Celina Suarez and her twin sister, Marina, had always hoped they'd find dinosaur bones in the backyard of their childhood home in San Antonio, Texas.
The pair never found any dinosaur bones behind their home. But they have found dinosaur bones - more than once. It was their find in Utah in 2004 that led to the naming of a new species of dinosaur after the sisters, both now 29-year-old geochemists doing post-doctoral research.
"We're very honored," said Celina Suarez, who is doing research at Boise State University. Her sister, Marina, is a researcher at Johns Hopkins University. The sisters are identical, mirror-image twins ("She's a leftie, and I'm a rightie," Celina said.)
At the time of their big find, they were both Temple University master's students working on a summer excavation project near Green River, Utah, with the Utah Geological Survey. While investigating the sediment near the site, they came across a gulley with rocks that had bones sticking out.
"There were toe bones and limb bones. We collected a few that were in danger of getting washed away. The next morning, we scoured the hillside for more limb bones," Celina Suarez said.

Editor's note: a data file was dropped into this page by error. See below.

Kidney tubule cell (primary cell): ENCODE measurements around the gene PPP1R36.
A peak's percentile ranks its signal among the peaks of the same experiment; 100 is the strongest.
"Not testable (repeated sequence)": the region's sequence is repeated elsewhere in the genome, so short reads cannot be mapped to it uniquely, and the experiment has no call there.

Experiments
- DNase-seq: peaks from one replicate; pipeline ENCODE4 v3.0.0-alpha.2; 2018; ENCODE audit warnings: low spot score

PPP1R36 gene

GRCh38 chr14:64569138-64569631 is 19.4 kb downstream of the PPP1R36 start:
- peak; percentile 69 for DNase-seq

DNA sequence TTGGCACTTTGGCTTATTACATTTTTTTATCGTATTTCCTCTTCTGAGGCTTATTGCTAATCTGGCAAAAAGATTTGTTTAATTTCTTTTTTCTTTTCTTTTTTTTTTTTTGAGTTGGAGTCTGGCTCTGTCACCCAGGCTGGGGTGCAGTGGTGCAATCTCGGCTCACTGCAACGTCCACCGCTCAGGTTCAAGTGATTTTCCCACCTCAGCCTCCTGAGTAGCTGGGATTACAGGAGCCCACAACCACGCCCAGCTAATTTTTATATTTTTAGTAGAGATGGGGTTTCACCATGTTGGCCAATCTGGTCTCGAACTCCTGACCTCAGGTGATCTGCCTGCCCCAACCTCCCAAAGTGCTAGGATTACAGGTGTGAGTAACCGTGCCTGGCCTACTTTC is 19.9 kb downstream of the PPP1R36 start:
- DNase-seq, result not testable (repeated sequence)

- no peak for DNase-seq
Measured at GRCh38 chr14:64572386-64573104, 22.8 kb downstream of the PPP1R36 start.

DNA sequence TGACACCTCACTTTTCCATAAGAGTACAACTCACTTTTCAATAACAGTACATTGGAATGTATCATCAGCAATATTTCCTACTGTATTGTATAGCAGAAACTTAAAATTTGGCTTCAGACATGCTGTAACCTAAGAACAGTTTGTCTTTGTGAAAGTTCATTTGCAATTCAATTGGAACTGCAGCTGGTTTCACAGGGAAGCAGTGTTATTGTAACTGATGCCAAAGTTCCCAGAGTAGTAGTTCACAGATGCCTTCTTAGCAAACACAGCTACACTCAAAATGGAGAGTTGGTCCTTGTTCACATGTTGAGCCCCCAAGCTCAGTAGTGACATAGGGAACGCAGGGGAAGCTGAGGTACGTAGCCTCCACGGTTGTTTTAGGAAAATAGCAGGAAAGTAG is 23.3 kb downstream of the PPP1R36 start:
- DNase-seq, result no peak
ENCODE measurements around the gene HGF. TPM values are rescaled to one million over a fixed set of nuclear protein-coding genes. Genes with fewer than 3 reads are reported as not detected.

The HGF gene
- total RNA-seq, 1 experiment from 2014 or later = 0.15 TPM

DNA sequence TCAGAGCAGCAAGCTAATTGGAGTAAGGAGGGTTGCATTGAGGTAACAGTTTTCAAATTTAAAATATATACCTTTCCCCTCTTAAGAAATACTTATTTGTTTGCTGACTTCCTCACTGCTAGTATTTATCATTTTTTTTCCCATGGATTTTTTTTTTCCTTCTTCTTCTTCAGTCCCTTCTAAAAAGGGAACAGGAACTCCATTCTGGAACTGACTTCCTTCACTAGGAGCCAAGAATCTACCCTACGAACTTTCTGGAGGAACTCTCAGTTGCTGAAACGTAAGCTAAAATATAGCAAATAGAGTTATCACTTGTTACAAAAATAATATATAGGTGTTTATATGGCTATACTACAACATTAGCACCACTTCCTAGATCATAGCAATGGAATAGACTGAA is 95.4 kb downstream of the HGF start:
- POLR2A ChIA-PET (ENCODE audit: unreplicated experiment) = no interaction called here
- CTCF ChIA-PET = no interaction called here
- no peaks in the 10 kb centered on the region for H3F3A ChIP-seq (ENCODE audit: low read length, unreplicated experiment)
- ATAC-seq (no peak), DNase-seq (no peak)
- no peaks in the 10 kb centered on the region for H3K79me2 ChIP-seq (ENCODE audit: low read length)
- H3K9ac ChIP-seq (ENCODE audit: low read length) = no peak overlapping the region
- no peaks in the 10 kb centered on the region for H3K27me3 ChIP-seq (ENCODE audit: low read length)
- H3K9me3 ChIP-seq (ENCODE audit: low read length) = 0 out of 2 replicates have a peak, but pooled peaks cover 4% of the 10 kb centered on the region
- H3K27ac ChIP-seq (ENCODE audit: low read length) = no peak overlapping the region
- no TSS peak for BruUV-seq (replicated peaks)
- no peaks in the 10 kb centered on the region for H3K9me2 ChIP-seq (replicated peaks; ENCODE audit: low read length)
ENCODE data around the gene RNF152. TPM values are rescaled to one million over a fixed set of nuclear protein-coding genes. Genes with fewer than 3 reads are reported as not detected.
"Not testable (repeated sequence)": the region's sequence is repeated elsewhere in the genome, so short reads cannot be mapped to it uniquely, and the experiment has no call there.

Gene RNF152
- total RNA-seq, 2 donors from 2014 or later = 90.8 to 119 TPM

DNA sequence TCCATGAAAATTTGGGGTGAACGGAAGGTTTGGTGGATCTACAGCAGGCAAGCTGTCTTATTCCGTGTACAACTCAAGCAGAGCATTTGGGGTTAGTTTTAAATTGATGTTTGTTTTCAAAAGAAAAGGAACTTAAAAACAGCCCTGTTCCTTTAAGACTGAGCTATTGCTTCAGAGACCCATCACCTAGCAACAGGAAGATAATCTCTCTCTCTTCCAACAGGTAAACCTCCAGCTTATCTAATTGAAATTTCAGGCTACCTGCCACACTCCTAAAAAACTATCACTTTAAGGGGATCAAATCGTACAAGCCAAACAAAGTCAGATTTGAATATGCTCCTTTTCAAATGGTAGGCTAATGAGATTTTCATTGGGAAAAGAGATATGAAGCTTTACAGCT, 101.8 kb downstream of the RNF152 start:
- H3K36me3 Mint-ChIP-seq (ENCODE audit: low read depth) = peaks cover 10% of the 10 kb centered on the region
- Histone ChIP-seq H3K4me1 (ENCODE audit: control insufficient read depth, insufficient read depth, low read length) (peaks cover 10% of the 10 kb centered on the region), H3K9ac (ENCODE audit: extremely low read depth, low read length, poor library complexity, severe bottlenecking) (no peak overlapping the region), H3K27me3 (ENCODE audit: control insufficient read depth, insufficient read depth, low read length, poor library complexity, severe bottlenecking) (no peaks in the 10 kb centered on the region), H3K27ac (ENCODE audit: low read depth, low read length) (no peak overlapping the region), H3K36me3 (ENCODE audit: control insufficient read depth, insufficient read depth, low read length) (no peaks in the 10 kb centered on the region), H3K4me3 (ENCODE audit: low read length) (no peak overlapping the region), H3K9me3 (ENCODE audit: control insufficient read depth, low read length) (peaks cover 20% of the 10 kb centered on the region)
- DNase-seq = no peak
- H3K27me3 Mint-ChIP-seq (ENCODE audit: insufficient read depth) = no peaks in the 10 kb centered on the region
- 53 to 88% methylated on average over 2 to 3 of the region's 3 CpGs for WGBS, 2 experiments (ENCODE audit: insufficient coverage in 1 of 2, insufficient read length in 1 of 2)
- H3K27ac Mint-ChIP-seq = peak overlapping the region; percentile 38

Later, after more excavation and study of the bones from the site, researchers determined that the bones came from at least three different dinosaur species, including skull bones from a raptor-like species considered to be the oldest known member of the family Troodontidae and the only one from the Early Cretaceous period ever found in North America (98 million to 145 million years ago).
"When we first found the Utah site we knew it was significant, but we had no idea we would become part of history," Celina Suarez said.
That newly discovered dinosaur needed a name, so the team of researchers who published the first paper describing it named it after the Suarez sisters: Geminiraptor suarezarum (Gemini is Latin for twins). It is one of about 700 named species of dinosaur.
Celina Suarez said she found out the dinosaur species would be named for her and her sister in November, after reading a draft paper by Jim Kirkland, John Bird, Phil Senter and Jeff Bartlett (later published in Public Library Science Journal).
Suarez said Geminiraptor suarezarum was close to the size of an ostrich. She estimates it at about 125 million years old.
"It wasn't super-big," she said. "Unfortunately, not a whole lot of the animal had been found - just the skull."
Celina Suarez now specializes in geochemical paleontology. She analyzes the chemical makeup of ancient bones as it relates to the original biology of an animal and the geology of the environment that became its tomb.
Her work is being funded by a two-year, $170,000 National Science Foundation fellowship. Using bone specimens from Hagerman and the Idaho Museum of Natural History, she will examine the chemical and physical processes of fossilization.
Suarez is preparing for a summer trip to China, where she will examine dig sites with scientists from the Chinese Geological Academy of Sciences and the University of Pennsylvania.
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